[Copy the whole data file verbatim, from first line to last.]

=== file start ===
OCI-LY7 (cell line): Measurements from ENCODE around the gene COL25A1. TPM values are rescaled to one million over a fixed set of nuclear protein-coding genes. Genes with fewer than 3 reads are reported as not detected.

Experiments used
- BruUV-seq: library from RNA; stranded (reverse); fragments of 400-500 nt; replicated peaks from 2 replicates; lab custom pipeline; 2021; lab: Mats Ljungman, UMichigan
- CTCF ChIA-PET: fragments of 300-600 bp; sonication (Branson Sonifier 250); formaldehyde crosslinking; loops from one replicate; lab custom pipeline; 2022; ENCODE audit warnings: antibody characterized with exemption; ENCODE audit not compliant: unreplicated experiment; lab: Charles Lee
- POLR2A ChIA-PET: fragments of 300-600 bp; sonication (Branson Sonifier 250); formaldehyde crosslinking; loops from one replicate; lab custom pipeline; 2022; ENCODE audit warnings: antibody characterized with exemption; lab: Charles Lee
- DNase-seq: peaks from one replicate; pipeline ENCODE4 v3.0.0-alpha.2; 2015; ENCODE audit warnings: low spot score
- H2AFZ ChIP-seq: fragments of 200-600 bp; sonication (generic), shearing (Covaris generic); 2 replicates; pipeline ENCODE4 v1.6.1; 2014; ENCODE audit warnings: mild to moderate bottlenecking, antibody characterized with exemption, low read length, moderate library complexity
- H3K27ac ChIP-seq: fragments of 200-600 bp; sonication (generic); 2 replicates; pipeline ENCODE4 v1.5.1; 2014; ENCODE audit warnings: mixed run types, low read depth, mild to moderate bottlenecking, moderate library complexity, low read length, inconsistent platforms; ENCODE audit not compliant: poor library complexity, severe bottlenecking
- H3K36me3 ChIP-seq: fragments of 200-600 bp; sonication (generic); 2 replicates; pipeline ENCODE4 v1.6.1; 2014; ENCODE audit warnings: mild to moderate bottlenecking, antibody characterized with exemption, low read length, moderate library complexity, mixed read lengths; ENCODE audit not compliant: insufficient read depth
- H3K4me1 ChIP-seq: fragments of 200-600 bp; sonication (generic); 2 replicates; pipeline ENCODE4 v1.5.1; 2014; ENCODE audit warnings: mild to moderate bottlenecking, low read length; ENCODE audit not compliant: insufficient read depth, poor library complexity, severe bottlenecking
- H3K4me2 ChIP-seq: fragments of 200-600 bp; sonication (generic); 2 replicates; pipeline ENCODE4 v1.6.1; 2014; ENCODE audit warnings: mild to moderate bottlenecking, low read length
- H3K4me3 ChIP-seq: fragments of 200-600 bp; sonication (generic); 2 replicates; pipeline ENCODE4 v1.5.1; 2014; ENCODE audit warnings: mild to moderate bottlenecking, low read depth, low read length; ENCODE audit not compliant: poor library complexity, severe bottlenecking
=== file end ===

OCI-LY7 (cell line): Measurements from ENCODE around the gene COL25A1. TPM values are rescaled to one million over a fixed set of nuclear protein-coding genes. Genes with fewer than 3 reads are reported as not detected.

Experiments used
- BruUV-seq: library from RNA; stranded (reverse); fragments of 400-500 nt; replicated peaks from 2 replicates; lab custom pipeline; 2021; lab: Mats Ljungman, UMichigan
- CTCF ChIA-PET: fragments of 300-600 bp; sonication (Branson Sonifier 250); formaldehyde crosslinking; loops from one replicate; lab custom pipeline; 2022; ENCODE audit warnings: antibody characterized with exemption; ENCODE audit not compliant: unreplicated experiment; lab: Charles Lee
- POLR2A ChIA-PET: fragments of 300-600 bp; sonication (Branson Sonifier 250); formaldehyde crosslinking; loops from one replicate; lab custom pipeline; 2022; ENCODE audit warnings: antibody characterized with exemption; lab: Charles Lee
- DNase-seq: peaks from one replicate; pipeline ENCODE4 v3.0.0-alpha.2; 2015; ENCODE audit warnings: low spot score
- H2AFZ ChIP-seq: fragments of 200-600 bp; sonication (generic), shearing (Covaris generic); 2 replicates; pipeline ENCODE4 v1.6.1; 2014; ENCODE audit warnings: mild to moderate bottlenecking, antibody characterized with exemption, low read length, moderate library complexity
- H3K27ac ChIP-seq: fragments of 200-600 bp; sonication (generic); 2 replicates; pipeline ENCODE4 v1.5.1; 2014; ENCODE audit warnings: mixed run types, low read depth, mild to moderate bottlenecking, moderate library complexity, low read length, inconsistent platforms; ENCODE audit not compliant: poor library complexity, severe bottlenecking
- H3K36me3 ChIP-seq: fragments of 200-600 bp; sonication (generic); 2 replicates; pipeline ENCODE4 v1.6.1; 2014; ENCODE audit warnings: mild to moderate bottlenecking, antibody characterized with exemption, low read length, moderate library complexity, mixed read lengths; ENCODE audit not compliant: insufficient read depth
- H3K4me1 ChIP-seq: fragments of 200-600 bp; sonication (generic); 2 replicates; pipeline ENCODE4 v1.5.1; 2014; ENCODE audit warnings: mild to moderate bottlenecking, low read length; ENCODE audit not compliant: insufficient read depth, poor library complexity, severe bottlenecking
- H3K4me2 ChIP-seq: fragments of 200-600 bp; sonication (generic); 2 replicates; pipeline ENCODE4 v1.6.1; 2014; ENCODE audit warnings: mild to moderate bottlenecking, low read length
- H3K4me3 ChIP-seq: fragments of 200-600 bp; sonication (generic); 2 replicates; pipeline ENCODE4 v1.5.1; 2014; ENCODE audit warnings: mild to moderate bottlenecking, low read depth, low read length; ENCODE audit not compliant: poor library complexity, severe bottlenecking